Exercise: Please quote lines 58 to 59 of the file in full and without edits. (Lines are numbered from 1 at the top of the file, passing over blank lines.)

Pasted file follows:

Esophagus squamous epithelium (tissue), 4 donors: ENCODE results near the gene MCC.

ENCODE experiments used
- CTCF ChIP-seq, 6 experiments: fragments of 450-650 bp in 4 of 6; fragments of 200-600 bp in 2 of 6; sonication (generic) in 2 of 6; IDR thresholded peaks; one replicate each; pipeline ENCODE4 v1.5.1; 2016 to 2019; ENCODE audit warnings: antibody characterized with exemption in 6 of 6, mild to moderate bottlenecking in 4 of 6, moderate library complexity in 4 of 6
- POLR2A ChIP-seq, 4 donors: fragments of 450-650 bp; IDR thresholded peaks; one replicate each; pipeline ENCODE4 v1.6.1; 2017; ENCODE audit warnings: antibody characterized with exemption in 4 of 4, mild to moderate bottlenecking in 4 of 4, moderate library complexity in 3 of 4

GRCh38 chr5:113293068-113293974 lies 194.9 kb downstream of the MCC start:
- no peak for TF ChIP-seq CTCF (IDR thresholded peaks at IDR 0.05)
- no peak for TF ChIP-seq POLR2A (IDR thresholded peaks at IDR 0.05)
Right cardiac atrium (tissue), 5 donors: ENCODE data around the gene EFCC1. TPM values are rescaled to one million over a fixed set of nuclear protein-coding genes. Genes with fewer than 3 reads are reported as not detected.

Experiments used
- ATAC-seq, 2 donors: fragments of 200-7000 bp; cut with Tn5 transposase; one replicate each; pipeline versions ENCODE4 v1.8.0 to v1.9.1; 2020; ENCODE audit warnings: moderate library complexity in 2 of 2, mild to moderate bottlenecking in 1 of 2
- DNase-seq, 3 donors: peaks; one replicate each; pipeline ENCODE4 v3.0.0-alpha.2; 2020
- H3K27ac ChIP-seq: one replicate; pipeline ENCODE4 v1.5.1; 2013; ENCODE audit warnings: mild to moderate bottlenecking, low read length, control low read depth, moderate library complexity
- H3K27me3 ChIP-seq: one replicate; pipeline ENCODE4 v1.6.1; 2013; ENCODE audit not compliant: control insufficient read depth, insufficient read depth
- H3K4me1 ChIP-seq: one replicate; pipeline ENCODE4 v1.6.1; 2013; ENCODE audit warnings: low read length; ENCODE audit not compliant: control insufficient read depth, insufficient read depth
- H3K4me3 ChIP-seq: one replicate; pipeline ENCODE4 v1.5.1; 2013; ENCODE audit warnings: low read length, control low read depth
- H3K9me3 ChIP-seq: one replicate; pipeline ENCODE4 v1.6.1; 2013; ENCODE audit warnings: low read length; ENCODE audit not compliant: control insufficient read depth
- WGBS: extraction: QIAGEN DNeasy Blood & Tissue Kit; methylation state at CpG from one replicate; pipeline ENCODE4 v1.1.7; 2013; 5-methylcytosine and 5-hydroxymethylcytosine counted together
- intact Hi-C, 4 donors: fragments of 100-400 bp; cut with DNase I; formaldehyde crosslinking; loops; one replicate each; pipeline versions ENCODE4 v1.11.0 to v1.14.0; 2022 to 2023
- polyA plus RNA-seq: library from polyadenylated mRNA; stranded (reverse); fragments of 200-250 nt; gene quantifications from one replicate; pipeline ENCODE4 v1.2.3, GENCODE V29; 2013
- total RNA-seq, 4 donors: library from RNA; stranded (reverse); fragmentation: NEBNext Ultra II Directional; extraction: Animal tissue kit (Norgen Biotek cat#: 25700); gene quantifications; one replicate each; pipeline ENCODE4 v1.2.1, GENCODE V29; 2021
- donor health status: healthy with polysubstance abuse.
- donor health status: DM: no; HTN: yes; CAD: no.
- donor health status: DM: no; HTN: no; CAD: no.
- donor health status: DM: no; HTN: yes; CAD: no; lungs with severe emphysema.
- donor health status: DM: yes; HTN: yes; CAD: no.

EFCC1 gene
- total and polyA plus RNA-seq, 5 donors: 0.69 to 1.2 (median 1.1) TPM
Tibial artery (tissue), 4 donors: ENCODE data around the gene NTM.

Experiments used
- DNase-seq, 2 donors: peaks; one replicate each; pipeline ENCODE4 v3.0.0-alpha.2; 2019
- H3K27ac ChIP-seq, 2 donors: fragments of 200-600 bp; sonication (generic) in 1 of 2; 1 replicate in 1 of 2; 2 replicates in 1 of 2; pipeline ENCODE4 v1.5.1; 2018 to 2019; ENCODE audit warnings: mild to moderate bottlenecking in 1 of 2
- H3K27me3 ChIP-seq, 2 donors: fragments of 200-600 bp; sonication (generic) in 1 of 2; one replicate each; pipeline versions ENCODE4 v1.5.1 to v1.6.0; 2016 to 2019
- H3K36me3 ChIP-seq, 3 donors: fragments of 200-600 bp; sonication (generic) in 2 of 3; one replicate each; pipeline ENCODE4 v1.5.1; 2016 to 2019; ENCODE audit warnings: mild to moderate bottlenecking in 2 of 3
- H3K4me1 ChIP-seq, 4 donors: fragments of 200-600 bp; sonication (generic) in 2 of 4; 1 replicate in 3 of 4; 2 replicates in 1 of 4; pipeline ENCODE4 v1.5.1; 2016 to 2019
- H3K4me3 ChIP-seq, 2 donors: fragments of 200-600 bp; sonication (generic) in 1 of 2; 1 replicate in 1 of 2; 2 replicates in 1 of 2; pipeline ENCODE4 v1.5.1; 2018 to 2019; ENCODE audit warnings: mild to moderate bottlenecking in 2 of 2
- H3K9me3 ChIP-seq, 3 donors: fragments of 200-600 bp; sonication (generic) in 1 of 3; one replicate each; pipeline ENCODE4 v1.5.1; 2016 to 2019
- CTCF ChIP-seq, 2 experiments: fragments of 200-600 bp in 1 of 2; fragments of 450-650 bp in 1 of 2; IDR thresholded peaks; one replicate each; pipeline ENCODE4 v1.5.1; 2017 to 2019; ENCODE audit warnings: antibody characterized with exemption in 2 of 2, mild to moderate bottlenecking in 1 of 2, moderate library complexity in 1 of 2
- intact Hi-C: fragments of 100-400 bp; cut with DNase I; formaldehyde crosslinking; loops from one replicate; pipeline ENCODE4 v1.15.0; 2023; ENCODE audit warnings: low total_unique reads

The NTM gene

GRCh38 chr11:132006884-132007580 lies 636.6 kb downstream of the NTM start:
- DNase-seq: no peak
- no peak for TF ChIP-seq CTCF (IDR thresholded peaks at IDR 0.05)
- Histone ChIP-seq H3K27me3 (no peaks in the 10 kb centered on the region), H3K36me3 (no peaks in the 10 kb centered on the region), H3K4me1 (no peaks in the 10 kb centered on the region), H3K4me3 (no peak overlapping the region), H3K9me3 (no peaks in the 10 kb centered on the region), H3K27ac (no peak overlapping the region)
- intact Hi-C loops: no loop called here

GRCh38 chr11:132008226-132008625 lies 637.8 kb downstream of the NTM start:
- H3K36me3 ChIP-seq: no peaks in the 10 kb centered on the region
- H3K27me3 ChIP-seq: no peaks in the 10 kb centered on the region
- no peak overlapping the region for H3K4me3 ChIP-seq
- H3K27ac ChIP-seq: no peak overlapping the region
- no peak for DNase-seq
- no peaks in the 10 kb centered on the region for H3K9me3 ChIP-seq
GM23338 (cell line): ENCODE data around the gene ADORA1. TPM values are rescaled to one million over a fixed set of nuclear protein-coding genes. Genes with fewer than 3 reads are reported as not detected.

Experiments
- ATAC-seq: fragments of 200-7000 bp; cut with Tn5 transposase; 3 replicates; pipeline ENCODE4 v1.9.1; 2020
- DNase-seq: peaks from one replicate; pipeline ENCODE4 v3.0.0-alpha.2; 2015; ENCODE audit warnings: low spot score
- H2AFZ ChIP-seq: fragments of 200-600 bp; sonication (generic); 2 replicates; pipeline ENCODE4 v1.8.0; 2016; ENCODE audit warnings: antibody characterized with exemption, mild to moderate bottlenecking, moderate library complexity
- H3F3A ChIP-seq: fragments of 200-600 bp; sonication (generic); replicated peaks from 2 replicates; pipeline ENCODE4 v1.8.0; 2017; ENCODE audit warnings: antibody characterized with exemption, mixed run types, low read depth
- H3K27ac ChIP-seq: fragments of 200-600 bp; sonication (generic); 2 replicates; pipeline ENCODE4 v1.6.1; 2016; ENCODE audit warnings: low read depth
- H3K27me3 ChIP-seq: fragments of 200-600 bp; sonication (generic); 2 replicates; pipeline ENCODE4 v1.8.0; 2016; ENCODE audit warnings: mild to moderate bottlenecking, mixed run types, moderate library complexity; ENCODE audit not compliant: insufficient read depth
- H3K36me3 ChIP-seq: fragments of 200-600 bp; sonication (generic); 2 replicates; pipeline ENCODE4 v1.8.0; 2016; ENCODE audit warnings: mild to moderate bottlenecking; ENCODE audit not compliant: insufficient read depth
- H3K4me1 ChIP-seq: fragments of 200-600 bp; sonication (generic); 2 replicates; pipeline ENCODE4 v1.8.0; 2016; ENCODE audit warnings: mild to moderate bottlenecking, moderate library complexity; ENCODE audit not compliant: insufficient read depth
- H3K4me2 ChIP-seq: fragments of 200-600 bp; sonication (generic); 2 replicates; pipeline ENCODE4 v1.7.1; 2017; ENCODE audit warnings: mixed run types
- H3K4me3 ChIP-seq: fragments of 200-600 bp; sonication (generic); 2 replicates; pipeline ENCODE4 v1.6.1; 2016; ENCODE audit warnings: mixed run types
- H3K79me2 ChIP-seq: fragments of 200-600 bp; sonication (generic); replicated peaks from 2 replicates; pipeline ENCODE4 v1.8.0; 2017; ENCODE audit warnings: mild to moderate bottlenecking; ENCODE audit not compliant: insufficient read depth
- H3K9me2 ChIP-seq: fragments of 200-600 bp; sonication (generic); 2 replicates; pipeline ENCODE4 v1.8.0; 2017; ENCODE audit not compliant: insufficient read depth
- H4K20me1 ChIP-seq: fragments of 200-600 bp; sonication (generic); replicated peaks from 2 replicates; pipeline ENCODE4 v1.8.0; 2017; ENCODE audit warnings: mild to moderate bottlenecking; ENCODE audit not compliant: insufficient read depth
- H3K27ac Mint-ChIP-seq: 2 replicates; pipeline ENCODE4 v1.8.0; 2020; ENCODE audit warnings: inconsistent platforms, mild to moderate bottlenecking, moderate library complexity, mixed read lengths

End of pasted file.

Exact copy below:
- H3K27ac ChIP-seq: fragments of 200-600 bp; sonication (generic); 2 replicates; pipeline ENCODE4 v1.6.1; 2016; ENCODE audit warnings: low read depth
- H3K27me3 ChIP-seq: fragments of 200-600 bp; sonication (generic); 2 replicates; pipeline ENCODE4 v1.8.0; 2016; ENCODE audit warnings: mild to moderate bottlenecking, mixed run types, moderate library complexity; ENCODE audit not compliant: insufficient read depth